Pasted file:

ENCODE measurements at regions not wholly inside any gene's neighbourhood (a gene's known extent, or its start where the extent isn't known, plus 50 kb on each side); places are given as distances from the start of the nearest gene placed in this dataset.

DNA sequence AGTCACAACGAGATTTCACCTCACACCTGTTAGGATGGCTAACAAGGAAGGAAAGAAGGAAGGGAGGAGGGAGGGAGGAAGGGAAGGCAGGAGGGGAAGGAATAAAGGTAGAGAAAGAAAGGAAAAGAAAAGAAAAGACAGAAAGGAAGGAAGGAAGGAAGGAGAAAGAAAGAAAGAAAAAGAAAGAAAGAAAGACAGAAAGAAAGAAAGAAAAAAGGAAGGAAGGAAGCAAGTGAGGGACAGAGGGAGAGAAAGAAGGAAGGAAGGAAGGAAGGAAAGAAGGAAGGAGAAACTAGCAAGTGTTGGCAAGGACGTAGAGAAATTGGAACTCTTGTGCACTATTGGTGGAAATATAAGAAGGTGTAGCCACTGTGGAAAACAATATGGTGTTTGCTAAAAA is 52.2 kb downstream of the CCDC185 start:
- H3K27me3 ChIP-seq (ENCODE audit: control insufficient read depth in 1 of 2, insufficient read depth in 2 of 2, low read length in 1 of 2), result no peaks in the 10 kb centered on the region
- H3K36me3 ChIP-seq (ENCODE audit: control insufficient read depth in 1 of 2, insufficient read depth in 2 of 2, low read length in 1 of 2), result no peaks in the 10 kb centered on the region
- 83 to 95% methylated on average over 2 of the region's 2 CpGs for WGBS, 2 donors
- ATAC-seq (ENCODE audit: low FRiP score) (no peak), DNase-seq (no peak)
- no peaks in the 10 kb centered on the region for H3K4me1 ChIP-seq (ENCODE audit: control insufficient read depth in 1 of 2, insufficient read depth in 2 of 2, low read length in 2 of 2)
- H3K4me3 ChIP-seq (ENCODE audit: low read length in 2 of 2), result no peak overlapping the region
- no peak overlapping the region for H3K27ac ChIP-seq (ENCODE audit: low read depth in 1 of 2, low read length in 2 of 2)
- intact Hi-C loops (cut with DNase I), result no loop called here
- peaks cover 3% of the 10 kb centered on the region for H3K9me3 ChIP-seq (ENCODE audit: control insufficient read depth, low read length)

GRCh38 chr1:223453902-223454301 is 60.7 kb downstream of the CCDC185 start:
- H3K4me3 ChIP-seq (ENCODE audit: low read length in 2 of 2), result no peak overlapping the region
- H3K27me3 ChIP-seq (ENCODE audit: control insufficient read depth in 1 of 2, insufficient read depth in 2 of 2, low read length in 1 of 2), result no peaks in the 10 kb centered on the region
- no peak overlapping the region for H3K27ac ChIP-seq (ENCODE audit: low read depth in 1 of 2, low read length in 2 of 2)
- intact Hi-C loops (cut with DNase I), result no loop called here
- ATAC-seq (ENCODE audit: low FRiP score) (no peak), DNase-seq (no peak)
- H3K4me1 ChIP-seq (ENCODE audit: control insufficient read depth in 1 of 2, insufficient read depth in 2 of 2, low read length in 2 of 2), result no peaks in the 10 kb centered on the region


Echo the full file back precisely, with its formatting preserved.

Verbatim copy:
ENCODE measurements at regions not wholly inside any gene's neighbourhood (a gene's known extent, or its start where the extent isn't known, plus 50 kb on each side); places are given as distances from the start of the nearest gene placed in this dataset.

DNA sequence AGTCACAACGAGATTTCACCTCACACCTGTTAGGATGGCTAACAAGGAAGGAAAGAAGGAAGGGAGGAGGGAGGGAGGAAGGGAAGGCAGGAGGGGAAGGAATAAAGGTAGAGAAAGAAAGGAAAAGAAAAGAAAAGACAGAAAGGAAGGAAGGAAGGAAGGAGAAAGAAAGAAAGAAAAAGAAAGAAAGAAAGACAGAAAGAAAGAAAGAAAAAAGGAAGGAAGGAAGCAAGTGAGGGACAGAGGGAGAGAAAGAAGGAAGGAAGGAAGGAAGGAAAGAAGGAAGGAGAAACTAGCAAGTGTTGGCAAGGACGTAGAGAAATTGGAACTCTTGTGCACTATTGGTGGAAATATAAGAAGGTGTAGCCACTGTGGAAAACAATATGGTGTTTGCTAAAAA is 52.2 kb downstream of the CCDC185 start:
- H3K27me3 ChIP-seq (ENCODE audit: control insufficient read depth in 1 of 2, insufficient read depth in 2 of 2, low read length in 1 of 2), result no peaks in the 10 kb centered on the region
- H3K36me3 ChIP-seq (ENCODE audit: control insufficient read depth in 1 of 2, insufficient read depth in 2 of 2, low read length in 1 of 2), result no peaks in the 10 kb centered on the region
- 83 to 95% methylated on average over 2 of the region's 2 CpGs for WGBS, 2 donors
- ATAC-seq (ENCODE audit: low FRiP score) (no peak), DNase-seq (no peak)
- no peaks in the 10 kb centered on the region for H3K4me1 ChIP-seq (ENCODE audit: control insufficient read depth in 1 of 2, insufficient read depth in 2 of 2, low read length in 2 of 2)
- H3K4me3 ChIP-seq (ENCODE audit: low read length in 2 of 2), result no peak overlapping the region
- no peak overlapping the region for H3K27ac ChIP-seq (ENCODE audit: low read depth in 1 of 2, low read length in 2 of 2)
- intact Hi-C loops (cut with DNase I), result no loop called here
- peaks cover 3% of the 10 kb centered on the region for H3K9me3 ChIP-seq (ENCODE audit: control insufficient read depth, low read length)

GRCh38 chr1:223453902-223454301 is 60.7 kb downstream of the CCDC185 start:
- H3K4me3 ChIP-seq (ENCODE audit: low read length in 2 of 2), result no peak overlapping the region
- H3K27me3 ChIP-seq (ENCODE audit: control insufficient read depth in 1 of 2, insufficient read depth in 2 of 2, low read length in 1 of 2), result no peaks in the 10 kb centered on the region
- no peak overlapping the region for H3K27ac ChIP-seq (ENCODE audit: low read depth in 1 of 2, low read length in 2 of 2)
- intact Hi-C loops (cut with DNase I), result no loop called here
- ATAC-seq (ENCODE audit: low FRiP score) (no peak), DNase-seq (no peak)
- H3K4me1 ChIP-seq (ENCODE audit: control insufficient read depth in 1 of 2, insufficient read depth in 2 of 2, low read length in 2 of 2), result no peaks in the 10 kb centered on the region